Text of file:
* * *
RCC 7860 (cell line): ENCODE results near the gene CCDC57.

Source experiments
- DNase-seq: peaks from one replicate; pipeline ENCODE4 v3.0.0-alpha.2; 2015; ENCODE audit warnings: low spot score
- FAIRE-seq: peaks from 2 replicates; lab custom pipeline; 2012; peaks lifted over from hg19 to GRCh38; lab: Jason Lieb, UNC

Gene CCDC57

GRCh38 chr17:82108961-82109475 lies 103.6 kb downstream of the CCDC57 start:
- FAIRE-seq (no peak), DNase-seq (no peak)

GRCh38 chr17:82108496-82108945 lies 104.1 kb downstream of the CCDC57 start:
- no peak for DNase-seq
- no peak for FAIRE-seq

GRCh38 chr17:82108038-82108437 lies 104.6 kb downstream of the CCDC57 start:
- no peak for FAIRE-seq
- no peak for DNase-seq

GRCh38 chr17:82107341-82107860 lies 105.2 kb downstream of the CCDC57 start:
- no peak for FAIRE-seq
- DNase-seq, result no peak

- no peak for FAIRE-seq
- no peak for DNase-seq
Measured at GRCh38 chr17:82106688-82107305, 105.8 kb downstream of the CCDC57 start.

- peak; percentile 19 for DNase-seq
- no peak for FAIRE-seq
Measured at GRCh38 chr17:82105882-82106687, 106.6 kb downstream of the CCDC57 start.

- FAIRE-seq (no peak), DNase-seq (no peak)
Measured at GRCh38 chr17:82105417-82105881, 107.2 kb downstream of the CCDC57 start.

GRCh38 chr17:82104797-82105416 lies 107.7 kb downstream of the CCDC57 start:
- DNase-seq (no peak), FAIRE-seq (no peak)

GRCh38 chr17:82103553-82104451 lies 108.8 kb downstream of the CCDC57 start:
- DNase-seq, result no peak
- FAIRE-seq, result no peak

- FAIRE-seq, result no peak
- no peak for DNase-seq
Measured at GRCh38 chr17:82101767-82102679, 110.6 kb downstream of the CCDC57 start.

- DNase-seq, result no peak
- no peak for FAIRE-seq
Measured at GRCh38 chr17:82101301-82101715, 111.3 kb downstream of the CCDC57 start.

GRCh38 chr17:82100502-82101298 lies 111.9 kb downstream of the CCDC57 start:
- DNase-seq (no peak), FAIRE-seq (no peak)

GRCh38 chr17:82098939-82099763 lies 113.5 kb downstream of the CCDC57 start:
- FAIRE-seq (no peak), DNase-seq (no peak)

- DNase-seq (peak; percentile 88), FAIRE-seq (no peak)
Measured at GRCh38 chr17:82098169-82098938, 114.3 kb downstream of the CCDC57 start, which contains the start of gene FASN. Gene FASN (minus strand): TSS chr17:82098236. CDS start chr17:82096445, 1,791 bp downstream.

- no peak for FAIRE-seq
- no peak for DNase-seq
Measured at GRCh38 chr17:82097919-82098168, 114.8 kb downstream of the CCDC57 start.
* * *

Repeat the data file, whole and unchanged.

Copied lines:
RCC 7860 (cell line): ENCODE results near the gene CCDC57.

Source experiments
- DNase-seq: peaks from one replicate; pipeline ENCODE4 v3.0.0-alpha.2; 2015; ENCODE audit warnings: low spot score
- FAIRE-seq: peaks from 2 replicates; lab custom pipeline; 2012; peaks lifted over from hg19 to GRCh38; lab: Jason Lieb, UNC

Gene CCDC57

GRCh38 chr17:82108961-82109475 lies 103.6 kb downstream of the CCDC57 start:
- FAIRE-seq (no peak), DNase-seq (no peak)

GRCh38 chr17:82108496-82108945 lies 104.1 kb downstream of the CCDC57 start:
- no peak for DNase-seq
- no peak for FAIRE-seq

GRCh38 chr17:82108038-82108437 lies 104.6 kb downstream of the CCDC57 start:
- no peak for FAIRE-seq
- no peak for DNase-seq

GRCh38 chr17:82107341-82107860 lies 105.2 kb downstream of the CCDC57 start:
- no peak for FAIRE-seq
- DNase-seq, result no peak

- no peak for FAIRE-seq
- no peak for DNase-seq
Measured at GRCh38 chr17:82106688-82107305, 105.8 kb downstream of the CCDC57 start.

- peak; percentile 19 for DNase-seq
- no peak for FAIRE-seq
Measured at GRCh38 chr17:82105882-82106687, 106.6 kb downstream of the CCDC57 start.

- FAIRE-seq (no peak), DNase-seq (no peak)
Measured at GRCh38 chr17:82105417-82105881, 107.2 kb downstream of the CCDC57 start.

GRCh38 chr17:82104797-82105416 lies 107.7 kb downstream of the CCDC57 start:
- DNase-seq (no peak), FAIRE-seq (no peak)

GRCh38 chr17:82103553-82104451 lies 108.8 kb downstream of the CCDC57 start:
- DNase-seq, result no peak
- FAIRE-seq, result no peak

- FAIRE-seq, result no peak
- no peak for DNase-seq
Measured at GRCh38 chr17:82101767-82102679, 110.6 kb downstream of the CCDC57 start.

- DNase-seq, result no peak
- no peak for FAIRE-seq
Measured at GRCh38 chr17:82101301-82101715, 111.3 kb downstream of the CCDC57 start.

GRCh38 chr17:82100502-82101298 lies 111.9 kb downstream of the CCDC57 start:
- DNase-seq (no peak), FAIRE-seq (no peak)

GRCh38 chr17:82098939-82099763 lies 113.5 kb downstream of the CCDC57 start:
- FAIRE-seq (no peak), DNase-seq (no peak)

- DNase-seq (peak; percentile 88), FAIRE-seq (no peak)
Measured at GRCh38 chr17:82098169-82098938, 114.3 kb downstream of the CCDC57 start, which contains the start of gene FASN. Gene FASN (minus strand): TSS chr17:82098236. CDS start chr17:82096445, 1,791 bp downstream.

- no peak for FAIRE-seq
- no peak for DNase-seq
Measured at GRCh38 chr17:82097919-82098168, 114.8 kb downstream of the CCDC57 start.